My Adventures With Superman Review: Adult Swim’s New DC Series Flies

The Adult Swim animated series may take its cues from anime, but My Adventures With Superman is classic Superman at its core.

My Adventures With Superman
Photo: DC

Long-time Superman fans may find the first minutes of My Adventures With Superman a bit off-putting. The soft, watercolor backgrounds, the sharp angles on the character designs, and the stuttered animation reveal the series’ debt to anime. As a young Clark Kent tries in vain to free his kite from a tree in his front yard, viewers will notice more similarities to My Hero Academia or Demon Slayer: Kimetsu no Yaiba than to the Fleischer Bros. cartoons of the 1940s.

Suddenly, Clark notices a car spinning out of control, its driver distracted by the fussy child in the back seat. Without a second thought, Clark rushes to the car, stopping the vehicle before it slams into a tree. Clark stares at his hands in confusion, wondering how he suddenly gained such speed and strength. But we viewers know the answer: this is Superman, the Man of Steel we know and love.

In its best moments, the Adult Swim series My Adventures With Superman combines the old with the new, updating settings and designs while maintaining tried and true themes and dynamics.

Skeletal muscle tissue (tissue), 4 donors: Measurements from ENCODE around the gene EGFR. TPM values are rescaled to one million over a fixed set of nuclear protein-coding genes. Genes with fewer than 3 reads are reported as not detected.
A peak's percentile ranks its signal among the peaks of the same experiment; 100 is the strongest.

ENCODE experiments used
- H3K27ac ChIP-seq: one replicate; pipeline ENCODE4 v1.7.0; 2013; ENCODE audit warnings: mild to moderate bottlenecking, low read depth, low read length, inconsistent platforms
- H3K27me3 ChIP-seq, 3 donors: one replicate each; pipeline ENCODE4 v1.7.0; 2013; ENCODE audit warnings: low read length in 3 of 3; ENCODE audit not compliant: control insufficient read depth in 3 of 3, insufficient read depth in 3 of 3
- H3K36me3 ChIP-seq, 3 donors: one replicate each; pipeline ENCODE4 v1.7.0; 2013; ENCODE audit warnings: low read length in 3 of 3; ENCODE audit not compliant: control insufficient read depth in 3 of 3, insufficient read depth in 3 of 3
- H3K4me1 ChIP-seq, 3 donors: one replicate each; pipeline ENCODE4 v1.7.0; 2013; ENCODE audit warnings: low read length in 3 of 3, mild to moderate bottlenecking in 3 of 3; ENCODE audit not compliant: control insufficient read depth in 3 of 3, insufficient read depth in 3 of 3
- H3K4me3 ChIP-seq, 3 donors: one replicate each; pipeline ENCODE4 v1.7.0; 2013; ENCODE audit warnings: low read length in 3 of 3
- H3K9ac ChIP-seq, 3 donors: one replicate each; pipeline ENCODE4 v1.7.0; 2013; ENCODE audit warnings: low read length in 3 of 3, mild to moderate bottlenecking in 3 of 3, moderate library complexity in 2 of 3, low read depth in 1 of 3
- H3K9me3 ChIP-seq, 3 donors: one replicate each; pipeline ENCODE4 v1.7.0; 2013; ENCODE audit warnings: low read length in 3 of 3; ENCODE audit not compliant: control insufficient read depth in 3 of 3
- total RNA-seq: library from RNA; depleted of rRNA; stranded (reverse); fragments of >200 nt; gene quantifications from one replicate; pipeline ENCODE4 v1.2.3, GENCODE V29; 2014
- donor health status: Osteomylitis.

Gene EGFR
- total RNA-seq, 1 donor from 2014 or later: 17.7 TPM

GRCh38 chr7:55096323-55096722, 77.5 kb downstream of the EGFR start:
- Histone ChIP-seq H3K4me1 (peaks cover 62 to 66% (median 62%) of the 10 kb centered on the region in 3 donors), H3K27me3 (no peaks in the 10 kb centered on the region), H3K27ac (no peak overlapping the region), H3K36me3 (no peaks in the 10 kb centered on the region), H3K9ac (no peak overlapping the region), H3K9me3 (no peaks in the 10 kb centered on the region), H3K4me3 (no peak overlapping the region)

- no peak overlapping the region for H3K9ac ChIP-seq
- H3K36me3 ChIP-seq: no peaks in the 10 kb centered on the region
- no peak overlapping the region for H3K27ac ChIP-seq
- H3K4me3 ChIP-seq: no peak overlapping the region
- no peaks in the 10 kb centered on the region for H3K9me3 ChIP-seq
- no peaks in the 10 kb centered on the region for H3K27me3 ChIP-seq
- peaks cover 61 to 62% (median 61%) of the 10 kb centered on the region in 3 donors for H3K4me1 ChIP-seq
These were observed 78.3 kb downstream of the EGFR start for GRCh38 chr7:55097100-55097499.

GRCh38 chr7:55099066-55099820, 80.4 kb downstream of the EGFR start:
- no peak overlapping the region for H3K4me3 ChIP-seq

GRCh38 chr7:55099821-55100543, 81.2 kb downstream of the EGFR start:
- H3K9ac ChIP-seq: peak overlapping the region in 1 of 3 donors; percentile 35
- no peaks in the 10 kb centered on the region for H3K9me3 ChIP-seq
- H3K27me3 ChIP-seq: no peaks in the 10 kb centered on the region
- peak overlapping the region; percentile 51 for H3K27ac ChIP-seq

My Adventures with Superman retells the Man of Steel’s early days with a decidedly 2020’s flair. Jack Quaid (The Boys, Star Trek: Lower Decks) voices a nervous Clark Kent, who just wants to be a normal person as he and his conspiracy-minded college roommate Jimmy Olsen (Ishmel Sahid) start their internship at the Daily Planet. But plans for normalcy go right out the window when the duo is placed under the supervision of senior intern Lois Lane (Alice Lee), who defies the orders of Daily Planet chief Perry White (Darrell Brown) to investigate the appearance of a flying man in Metropolis. Further complicating things is a series of high-tech crimes, which have some connection to a triumvirate of villains, consisting of the mysterious General (Joel De La Fuente), Task Force X supervisor Amanda Waller (Debra Wilson), and their agent Slade Wilson (Chris Parnell).


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